They came from outer space--and you can have one! Genuine meteorites are now on sale in the Space Weather Store. They make a unique Valentine's gift.
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BIG SUNSPOTS: Sunspots 1164 and 1166 are so large, people are noticing them at sunrise and sunset when the sun is dimmed by clouds and haze. The dark cores of these regions are many times wider than Earth, so they are conspicuous even from a distance of 93 million miles. Readers who monitor the spots using properly-filtered backyard telescopes are likely to see flares in action; sunspot 1164 in particular has a delta-class magnetic field that harbors energy for X-class eruptions.
AURORA WATCH: A coronal mass ejection (CME) is en route to Earth, due to arrive on March 6th. The CME is slow-moving and not especially massive. Nevertheless, its arrival could provoke geomagnetic storms around the Arctic Circle. High-latitude sky watchers should be alert for auroras.
Even without a CME, the skies over Abisko National Park in Sweden are already active. Chad Blakley took this picture before daybreak on March 5th:
"As I was eating dinner a friend of mine called and told me to stop whatever I was doing, grab my camera, and run outside," says Blakley. "I was not disappointed with what I saw. The auroras just keep getting better. I can't wait to see what the rest of this great season has to offer."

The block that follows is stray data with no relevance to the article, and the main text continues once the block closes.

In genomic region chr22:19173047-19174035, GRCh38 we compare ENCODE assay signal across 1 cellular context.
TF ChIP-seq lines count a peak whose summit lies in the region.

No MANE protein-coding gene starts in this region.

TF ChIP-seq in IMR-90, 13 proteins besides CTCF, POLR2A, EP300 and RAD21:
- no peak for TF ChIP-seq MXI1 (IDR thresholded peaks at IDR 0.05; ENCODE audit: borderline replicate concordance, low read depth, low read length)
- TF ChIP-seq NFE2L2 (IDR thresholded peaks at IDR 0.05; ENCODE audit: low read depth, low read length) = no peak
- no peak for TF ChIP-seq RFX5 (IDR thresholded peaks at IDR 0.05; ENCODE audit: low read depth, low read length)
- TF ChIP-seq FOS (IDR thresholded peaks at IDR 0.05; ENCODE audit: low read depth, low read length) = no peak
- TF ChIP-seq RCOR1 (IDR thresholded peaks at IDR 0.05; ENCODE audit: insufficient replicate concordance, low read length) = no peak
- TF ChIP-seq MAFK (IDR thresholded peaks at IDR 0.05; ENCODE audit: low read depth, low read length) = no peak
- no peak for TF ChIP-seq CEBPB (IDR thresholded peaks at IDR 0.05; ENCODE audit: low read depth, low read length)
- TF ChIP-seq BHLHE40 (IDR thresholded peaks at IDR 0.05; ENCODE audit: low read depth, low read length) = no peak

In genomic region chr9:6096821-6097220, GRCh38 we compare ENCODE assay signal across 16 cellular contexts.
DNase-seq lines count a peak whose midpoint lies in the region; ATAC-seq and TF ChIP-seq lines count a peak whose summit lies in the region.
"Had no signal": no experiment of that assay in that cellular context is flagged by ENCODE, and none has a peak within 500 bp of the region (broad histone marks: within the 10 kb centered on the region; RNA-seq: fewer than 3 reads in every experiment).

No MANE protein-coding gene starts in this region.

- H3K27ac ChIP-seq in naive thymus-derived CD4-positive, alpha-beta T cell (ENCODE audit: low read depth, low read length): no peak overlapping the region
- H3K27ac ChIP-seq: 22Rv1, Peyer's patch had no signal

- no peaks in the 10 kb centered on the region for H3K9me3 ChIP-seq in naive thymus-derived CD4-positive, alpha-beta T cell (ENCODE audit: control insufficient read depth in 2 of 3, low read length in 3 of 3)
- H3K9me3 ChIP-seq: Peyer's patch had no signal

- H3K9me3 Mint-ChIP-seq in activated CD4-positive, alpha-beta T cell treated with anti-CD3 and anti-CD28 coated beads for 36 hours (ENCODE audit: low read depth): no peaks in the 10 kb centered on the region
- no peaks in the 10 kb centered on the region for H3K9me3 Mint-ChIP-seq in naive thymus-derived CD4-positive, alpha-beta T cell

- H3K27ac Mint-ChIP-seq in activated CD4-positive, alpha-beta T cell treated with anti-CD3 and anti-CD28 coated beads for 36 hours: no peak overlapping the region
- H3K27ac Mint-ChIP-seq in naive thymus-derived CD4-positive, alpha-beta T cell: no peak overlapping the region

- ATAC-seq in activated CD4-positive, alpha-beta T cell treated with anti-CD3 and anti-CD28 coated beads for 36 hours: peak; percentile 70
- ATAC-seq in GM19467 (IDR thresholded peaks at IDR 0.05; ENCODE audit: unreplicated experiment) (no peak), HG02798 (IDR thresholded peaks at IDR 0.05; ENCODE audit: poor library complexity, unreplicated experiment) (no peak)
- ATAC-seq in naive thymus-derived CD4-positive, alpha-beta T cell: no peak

NEW: March 2011 Aurora Photo Gallery
[previous Marches: 2010, 2009, 2008, 2007, 2006, 2005, 2004, 2003, 2002]
SPACE STATION FLYBYS: On March 1st, the International Space Station flew over Germany with a double-docking of spacecraft alongside. Both space shuttle Discovery and Europe's new Kepler robotic supply ship were mated to the outpost, providing an extra-large target for backyard telescopes. Click on the image to enjoy the view through astrophotographer Dirk Ewer's 5-inch refractor:
"It was impressive to see the shifting colors of the main solar panels as the sun-angle changed during the overpass," says Ewers. "I also liked the 3-dimensional feel created by Discovery's shadow playing across the station's exoskeleton."
More flybys like this are in the offing--both for Europe and North America. Check the Simple Satellite Tracker (or your cell phone) to find out when to look.
more images: from Pawel Warchal of Cracow, Poland; from Andy Cade of London, England;
NanoSail-D Photo Gallery
[NASA: Solar Sail Stunner] [Photo Contest]
Potentially Hazardous Asteroids (PHAs
) are space rocks larger than approximately 100m that can come closer to Earth than 0.05 AU. None of the known PHAs is on a collision course with our planet, although astronomers are finding new ones
all the time.
On March 5, 2011 there were 1203 potentially hazardous asteroids. Notes: LD means "Lunar Distance." 1 LD = 384,401 km, the distance between Earth and the Moon. 1 LD also equals 0.00256 AU. MAG is the visual magnitude of the asteroid on the date of closest approach.
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